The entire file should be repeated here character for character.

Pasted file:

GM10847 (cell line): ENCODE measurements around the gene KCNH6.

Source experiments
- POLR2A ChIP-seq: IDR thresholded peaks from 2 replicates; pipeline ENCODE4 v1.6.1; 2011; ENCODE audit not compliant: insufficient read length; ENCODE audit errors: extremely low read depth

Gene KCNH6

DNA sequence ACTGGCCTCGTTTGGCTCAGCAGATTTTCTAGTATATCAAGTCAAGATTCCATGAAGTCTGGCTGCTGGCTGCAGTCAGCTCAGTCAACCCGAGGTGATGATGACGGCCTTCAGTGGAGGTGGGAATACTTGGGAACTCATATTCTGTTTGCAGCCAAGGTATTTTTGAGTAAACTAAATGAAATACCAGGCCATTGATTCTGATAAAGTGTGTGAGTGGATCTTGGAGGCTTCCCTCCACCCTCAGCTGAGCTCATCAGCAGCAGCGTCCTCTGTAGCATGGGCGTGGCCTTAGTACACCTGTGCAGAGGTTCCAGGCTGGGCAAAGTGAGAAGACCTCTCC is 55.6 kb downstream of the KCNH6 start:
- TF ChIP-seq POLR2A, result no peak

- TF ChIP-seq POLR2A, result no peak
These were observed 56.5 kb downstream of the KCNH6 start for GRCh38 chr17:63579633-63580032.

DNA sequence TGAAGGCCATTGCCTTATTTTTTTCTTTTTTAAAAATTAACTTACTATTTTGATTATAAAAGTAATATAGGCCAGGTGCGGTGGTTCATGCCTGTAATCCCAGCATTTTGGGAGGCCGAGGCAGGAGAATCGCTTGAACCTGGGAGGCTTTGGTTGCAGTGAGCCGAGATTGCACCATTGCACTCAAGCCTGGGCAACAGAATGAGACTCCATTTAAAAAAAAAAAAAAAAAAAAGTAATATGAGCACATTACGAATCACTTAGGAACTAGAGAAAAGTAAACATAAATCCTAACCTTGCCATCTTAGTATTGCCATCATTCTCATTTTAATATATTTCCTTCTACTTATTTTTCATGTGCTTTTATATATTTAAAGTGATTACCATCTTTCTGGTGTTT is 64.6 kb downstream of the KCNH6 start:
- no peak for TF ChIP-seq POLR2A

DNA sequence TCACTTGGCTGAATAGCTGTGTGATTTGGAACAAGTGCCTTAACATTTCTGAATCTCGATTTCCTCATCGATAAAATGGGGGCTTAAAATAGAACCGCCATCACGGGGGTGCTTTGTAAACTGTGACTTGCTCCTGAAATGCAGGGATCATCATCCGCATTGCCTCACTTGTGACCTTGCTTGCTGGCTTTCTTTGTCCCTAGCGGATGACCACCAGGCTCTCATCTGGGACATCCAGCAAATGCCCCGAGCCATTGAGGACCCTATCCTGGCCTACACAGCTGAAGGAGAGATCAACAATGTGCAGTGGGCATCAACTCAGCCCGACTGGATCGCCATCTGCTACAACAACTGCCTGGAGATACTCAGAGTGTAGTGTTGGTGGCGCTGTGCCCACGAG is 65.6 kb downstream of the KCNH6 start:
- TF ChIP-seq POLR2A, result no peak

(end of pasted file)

GM10847 (cell line): ENCODE measurements around the gene KCNH6.

Source experiments
- POLR2A ChIP-seq: IDR thresholded peaks from 2 replicates; pipeline ENCODE4 v1.6.1; 2011; ENCODE audit not compliant: insufficient read length; ENCODE audit errors: extremely low read depth

Gene KCNH6

DNA sequence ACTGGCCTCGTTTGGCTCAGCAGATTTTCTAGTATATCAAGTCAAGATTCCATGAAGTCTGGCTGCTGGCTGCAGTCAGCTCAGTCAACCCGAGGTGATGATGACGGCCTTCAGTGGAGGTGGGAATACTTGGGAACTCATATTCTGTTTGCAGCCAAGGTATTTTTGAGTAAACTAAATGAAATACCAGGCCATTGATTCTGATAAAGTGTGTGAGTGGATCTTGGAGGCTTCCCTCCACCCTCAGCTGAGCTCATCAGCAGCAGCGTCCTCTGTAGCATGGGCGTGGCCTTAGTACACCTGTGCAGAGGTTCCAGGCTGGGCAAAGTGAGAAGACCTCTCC is 55.6 kb downstream of the KCNH6 start:
- TF ChIP-seq POLR2A, result no peak

- TF ChIP-seq POLR2A, result no peak
These were observed 56.5 kb downstream of the KCNH6 start for GRCh38 chr17:63579633-63580032.

DNA sequence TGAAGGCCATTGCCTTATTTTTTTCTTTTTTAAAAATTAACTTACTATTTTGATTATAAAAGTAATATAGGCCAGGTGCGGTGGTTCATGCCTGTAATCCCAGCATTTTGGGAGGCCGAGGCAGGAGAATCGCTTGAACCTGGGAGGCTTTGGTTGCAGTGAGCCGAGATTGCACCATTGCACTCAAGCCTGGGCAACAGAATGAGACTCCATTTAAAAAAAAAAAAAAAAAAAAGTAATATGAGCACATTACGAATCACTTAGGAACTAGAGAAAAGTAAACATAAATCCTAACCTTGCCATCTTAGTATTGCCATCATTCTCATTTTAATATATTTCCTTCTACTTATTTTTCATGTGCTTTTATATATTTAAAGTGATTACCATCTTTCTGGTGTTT is 64.6 kb downstream of the KCNH6 start:
- no peak for TF ChIP-seq POLR2A

DNA sequence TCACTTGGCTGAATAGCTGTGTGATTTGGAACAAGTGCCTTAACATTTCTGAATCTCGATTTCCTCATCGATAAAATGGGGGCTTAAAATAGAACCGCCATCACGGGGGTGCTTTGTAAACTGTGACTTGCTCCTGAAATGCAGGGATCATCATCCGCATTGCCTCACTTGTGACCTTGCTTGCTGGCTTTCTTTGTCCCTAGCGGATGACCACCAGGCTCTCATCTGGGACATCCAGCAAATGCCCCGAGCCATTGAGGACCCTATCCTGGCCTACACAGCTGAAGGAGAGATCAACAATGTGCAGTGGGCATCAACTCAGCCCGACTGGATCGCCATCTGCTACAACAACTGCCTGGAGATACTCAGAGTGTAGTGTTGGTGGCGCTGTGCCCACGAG is 65.6 kb downstream of the KCNH6 start:
- TF ChIP-seq POLR2A, result no peak